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Room-a-vroom-vroom!

Room-a-vroom-vroom!

This is about things I get to my email address ‘marcus.smith’ @ xxxx.com.  Having a fairly common name and being lucky enough to get in on the ground floor for my email address I tend to get a lot of things meant for people who are not me.

Sometimes these emails touch me in some way and get my mind wandering…

The other day I got this in.  Apparently I’m the parent of a boy of Hot-Wheel-lovin’ age who was gracious enough to get me in on the action.

Dear Parent,

We are writing to let you know that your child has signed up to join www.HotWheels.com. Our site is the ultimate online destination for boys (ed: interesting assumption I wonder if the barbie site says ‘girls’) to experience the thrill of Hot Wheels® cars and to play great games, compete with friends, track their car collection and stats, and get the latest Hot Wheels® news.

When kids register, we ask them to provide a username, their e-mail address, AND the e-mail address of a parent so we can send this letter!

We invite you to visit the site and check it out. Monitoring where your kids go on the Internet is part of your job (ed: ha, I guess if you don’t care about HotWheels.com you’re obviously a bad parent) and we want to assure you that www.HotWheels.com is a safe space for fun online! We’ve taken every precaution to partner with you to keep your kids not only safe, but also engaged, entertained and challenged.

Please view our privacy policy at www.hotwheels.com/PrivacyPolicy/index.aspx We care deeply about personal privacy and any and all information we collect is used to help us improve our site, our services and our products.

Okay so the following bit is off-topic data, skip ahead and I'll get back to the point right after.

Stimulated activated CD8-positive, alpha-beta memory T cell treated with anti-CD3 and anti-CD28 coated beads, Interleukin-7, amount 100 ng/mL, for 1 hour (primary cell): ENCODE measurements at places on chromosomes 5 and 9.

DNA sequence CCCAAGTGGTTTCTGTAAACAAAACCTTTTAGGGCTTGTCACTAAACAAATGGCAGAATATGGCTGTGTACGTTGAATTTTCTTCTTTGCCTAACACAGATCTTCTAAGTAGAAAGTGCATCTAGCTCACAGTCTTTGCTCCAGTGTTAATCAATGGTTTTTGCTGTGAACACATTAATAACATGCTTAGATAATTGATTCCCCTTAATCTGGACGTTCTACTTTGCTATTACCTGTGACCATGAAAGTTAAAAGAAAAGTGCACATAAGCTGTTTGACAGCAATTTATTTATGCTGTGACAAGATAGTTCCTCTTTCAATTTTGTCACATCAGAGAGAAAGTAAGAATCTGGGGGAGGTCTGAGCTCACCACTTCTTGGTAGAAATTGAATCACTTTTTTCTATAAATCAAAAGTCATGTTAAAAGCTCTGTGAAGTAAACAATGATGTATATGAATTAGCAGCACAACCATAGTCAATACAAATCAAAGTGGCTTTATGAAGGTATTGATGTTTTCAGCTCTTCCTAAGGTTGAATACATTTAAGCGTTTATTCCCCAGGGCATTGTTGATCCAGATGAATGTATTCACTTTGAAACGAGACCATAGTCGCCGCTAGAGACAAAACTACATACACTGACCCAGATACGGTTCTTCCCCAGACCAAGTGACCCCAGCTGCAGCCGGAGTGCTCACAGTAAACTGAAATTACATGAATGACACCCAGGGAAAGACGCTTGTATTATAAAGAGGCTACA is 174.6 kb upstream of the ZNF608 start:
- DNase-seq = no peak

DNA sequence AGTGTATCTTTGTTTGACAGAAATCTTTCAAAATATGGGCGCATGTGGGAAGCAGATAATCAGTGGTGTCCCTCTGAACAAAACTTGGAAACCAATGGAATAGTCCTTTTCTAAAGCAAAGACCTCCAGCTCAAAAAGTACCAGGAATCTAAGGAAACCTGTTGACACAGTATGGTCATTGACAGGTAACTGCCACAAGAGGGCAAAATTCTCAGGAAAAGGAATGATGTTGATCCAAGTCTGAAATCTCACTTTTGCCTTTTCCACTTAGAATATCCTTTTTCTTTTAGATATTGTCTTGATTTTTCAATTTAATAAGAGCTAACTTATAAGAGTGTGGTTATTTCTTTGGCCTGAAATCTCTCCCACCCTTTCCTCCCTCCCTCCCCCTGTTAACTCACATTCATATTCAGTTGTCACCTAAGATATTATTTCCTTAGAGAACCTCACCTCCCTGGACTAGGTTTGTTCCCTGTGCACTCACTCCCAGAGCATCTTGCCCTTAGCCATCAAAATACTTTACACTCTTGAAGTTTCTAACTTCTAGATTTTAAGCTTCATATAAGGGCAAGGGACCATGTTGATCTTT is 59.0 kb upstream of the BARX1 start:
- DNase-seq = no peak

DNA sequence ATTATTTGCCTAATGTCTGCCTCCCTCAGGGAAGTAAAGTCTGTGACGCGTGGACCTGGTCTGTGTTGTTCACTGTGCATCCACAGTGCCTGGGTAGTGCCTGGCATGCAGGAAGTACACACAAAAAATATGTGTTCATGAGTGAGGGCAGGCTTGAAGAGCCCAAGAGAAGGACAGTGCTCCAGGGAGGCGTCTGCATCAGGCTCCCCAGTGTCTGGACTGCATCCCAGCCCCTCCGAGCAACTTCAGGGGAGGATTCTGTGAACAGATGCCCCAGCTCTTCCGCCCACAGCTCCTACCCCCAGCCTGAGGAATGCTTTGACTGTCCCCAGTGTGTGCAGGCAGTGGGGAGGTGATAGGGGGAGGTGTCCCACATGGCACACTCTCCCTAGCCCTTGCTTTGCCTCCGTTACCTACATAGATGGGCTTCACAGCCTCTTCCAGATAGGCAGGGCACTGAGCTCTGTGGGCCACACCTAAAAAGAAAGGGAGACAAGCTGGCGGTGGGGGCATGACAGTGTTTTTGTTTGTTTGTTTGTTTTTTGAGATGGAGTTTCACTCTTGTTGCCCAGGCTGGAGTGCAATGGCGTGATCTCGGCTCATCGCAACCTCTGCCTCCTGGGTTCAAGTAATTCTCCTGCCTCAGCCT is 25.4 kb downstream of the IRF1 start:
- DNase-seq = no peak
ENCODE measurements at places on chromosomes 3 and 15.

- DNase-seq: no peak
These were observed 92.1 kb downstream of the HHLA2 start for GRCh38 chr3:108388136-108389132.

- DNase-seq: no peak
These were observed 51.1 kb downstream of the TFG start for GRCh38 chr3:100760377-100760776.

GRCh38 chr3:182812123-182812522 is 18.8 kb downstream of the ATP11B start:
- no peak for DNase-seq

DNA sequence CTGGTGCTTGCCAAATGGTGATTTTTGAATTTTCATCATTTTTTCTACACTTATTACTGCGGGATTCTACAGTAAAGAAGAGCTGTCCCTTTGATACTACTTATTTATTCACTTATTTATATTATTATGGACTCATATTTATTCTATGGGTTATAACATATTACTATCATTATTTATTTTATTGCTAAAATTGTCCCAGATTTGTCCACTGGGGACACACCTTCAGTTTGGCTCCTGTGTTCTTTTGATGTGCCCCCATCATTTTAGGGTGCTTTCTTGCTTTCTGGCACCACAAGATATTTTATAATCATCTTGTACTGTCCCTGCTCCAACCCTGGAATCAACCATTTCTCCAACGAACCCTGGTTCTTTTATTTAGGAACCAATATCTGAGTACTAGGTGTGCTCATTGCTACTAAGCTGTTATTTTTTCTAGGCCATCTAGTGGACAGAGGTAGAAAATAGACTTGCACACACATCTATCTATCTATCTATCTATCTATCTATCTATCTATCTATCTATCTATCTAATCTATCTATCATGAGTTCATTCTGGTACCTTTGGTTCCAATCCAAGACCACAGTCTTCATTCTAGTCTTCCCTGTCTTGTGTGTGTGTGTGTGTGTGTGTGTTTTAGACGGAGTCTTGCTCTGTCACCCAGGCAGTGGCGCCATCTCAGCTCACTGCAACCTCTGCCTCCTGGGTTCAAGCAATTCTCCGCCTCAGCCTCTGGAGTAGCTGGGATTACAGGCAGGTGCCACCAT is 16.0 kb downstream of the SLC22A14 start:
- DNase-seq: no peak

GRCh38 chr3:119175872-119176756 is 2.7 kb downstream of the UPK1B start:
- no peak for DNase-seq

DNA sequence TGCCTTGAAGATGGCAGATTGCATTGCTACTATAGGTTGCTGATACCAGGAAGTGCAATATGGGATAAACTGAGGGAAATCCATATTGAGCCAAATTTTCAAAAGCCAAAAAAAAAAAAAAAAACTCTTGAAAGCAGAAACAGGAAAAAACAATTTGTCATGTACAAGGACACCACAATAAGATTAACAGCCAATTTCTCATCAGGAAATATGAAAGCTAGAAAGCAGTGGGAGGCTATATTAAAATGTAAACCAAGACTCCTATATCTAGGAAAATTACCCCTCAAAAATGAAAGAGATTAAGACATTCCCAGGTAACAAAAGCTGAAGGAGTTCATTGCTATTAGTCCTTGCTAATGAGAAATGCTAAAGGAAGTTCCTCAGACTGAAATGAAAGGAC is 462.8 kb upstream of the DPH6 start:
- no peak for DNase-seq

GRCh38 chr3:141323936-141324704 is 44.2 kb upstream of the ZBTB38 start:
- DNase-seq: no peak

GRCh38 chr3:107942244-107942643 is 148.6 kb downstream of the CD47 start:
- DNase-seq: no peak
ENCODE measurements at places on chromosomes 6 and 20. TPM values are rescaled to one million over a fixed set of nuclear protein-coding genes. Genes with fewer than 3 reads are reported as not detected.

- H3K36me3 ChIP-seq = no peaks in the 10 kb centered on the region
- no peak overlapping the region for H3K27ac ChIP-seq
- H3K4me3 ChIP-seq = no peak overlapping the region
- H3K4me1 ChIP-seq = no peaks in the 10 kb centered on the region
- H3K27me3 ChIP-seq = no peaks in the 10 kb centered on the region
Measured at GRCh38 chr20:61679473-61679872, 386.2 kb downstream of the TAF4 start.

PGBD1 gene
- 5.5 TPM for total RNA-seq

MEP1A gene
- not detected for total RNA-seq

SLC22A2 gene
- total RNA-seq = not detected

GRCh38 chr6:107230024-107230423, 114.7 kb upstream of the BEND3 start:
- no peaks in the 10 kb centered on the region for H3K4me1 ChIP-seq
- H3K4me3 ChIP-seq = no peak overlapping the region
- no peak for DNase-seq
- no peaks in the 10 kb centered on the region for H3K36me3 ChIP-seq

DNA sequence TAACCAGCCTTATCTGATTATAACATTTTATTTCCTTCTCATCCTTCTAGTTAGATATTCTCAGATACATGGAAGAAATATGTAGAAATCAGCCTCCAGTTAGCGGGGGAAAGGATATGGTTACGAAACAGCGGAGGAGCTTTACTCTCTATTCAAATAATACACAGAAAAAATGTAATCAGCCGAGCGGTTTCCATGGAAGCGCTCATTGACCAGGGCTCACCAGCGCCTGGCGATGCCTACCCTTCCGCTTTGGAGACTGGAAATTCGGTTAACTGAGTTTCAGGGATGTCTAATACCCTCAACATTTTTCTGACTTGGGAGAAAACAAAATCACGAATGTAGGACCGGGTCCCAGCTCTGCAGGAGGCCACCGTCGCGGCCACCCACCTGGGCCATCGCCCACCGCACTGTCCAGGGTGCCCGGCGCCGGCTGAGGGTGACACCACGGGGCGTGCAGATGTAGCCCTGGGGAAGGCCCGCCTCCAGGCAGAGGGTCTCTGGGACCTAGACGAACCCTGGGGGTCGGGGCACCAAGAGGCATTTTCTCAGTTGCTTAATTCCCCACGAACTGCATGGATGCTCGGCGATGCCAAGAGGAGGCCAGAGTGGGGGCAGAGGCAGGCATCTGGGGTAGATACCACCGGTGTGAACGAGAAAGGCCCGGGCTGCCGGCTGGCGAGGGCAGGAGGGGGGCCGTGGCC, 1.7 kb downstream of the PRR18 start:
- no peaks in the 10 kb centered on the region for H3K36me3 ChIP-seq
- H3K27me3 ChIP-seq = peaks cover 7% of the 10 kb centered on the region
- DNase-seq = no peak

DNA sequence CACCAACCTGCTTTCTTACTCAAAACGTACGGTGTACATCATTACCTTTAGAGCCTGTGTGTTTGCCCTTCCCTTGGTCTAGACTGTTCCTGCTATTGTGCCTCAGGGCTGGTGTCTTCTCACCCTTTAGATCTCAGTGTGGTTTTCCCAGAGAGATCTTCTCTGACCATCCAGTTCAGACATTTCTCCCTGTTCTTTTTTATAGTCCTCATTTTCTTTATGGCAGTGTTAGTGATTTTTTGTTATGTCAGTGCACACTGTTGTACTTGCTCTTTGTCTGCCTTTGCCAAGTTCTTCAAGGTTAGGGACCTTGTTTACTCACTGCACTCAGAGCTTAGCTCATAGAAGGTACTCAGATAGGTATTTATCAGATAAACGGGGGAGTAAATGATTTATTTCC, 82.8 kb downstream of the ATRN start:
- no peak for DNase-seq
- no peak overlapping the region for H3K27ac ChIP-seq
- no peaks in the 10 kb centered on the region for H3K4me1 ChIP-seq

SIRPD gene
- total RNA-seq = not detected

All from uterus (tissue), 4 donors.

As a parent you have the right to ask us to not contact your son online and to remove him from our e-mail database at any time. If you do not respond we will send your child e-mail newsletters and updates periodically. If you choose to remove your child, they will not receive future e-mails from www.HotWheels.com. Unfortunately, they will also be unable to enjoy lots of exclusive content available with membership which enhances the experience and makes it more fun. (ed: still not too late to be a bad parent) To remove your child from our email database click here http://www.HotWheels.com/common/optout.aspx?request=EMIlvzXTXiPrWMI%2ffg7DOA%3d%3d

You may want to save this e-mail for future reference.

We really appreciate your time and we hope you and your child will visit us at www.www.HotWheels.com soon!

Sincerely,

www.HotWheels.com

P.S. Please do not send a reply to this email.
Unfortunately, due to the volume of mail we receive, we can’t respond to individual e-mails. Thank you.

P.P.S. If you are having trouble using links, cut and paste or type the entire link into your website browser address line.

© 2009 Mattel, Inc. All Rights Reserved.

The hotwheels.com site itself is gaudy, plays the stock photo equivalent of rock (or ‘juice-box-commercial rock’ if I had to put a genre to it), and opens with a video game montage of giant purple sharks.  In other words, exactly the sort of thing I’d love if I were a 12 year old boy.

http://www.hotwheels.com/registration/index.aspx